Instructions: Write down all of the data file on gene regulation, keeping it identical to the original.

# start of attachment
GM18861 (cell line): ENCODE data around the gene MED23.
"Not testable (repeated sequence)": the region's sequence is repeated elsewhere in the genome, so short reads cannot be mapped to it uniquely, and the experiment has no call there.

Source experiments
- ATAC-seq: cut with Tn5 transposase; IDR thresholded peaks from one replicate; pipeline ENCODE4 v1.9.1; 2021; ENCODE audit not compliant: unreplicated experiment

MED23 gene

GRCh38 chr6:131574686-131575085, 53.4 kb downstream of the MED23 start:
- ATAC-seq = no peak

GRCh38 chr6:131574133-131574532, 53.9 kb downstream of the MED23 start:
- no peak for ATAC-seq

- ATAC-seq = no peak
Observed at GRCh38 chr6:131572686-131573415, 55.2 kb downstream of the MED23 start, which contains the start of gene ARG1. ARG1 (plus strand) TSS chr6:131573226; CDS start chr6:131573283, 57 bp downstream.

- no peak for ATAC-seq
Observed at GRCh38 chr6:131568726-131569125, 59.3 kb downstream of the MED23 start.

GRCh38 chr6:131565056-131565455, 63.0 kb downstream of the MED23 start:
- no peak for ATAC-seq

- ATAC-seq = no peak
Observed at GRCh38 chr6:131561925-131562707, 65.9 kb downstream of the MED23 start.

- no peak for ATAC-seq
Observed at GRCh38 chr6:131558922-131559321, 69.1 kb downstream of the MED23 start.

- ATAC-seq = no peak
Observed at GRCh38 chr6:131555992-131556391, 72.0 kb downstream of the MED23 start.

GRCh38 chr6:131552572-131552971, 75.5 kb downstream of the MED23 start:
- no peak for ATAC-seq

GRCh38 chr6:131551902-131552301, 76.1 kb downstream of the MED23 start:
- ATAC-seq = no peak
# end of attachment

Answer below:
GM18861 (cell line): ENCODE data around the gene MED23.
"Not testable (repeated sequence)": the region's sequence is repeated elsewhere in the genome, so short reads cannot be mapped to it uniquely, and the experiment has no call there.

Source experiments
- ATAC-seq: cut with Tn5 transposase; IDR thresholded peaks from one replicate; pipeline ENCODE4 v1.9.1; 2021; ENCODE audit not compliant: unreplicated experiment

MED23 gene

GRCh38 chr6:131574686-131575085, 53.4 kb downstream of the MED23 start:
- ATAC-seq = no peak

GRCh38 chr6:131574133-131574532, 53.9 kb downstream of the MED23 start:
- no peak for ATAC-seq

- ATAC-seq = no peak
Observed at GRCh38 chr6:131572686-131573415, 55.2 kb downstream of the MED23 start, which contains the start of gene ARG1. ARG1 (plus strand) TSS chr6:131573226; CDS start chr6:131573283, 57 bp downstream.

- no peak for ATAC-seq
Observed at GRCh38 chr6:131568726-131569125, 59.3 kb downstream of the MED23 start.

GRCh38 chr6:131565056-131565455, 63.0 kb downstream of the MED23 start:
- no peak for ATAC-seq

- ATAC-seq = no peak
Observed at GRCh38 chr6:131561925-131562707, 65.9 kb downstream of the MED23 start.

- no peak for ATAC-seq
Observed at GRCh38 chr6:131558922-131559321, 69.1 kb downstream of the MED23 start.

- ATAC-seq = no peak
Observed at GRCh38 chr6:131555992-131556391, 72.0 kb downstream of the MED23 start.

GRCh38 chr6:131552572-131552971, 75.5 kb downstream of the MED23 start:
- no peak for ATAC-seq

GRCh38 chr6:131551902-131552301, 76.1 kb downstream of the MED23 start:
- ATAC-seq = no peak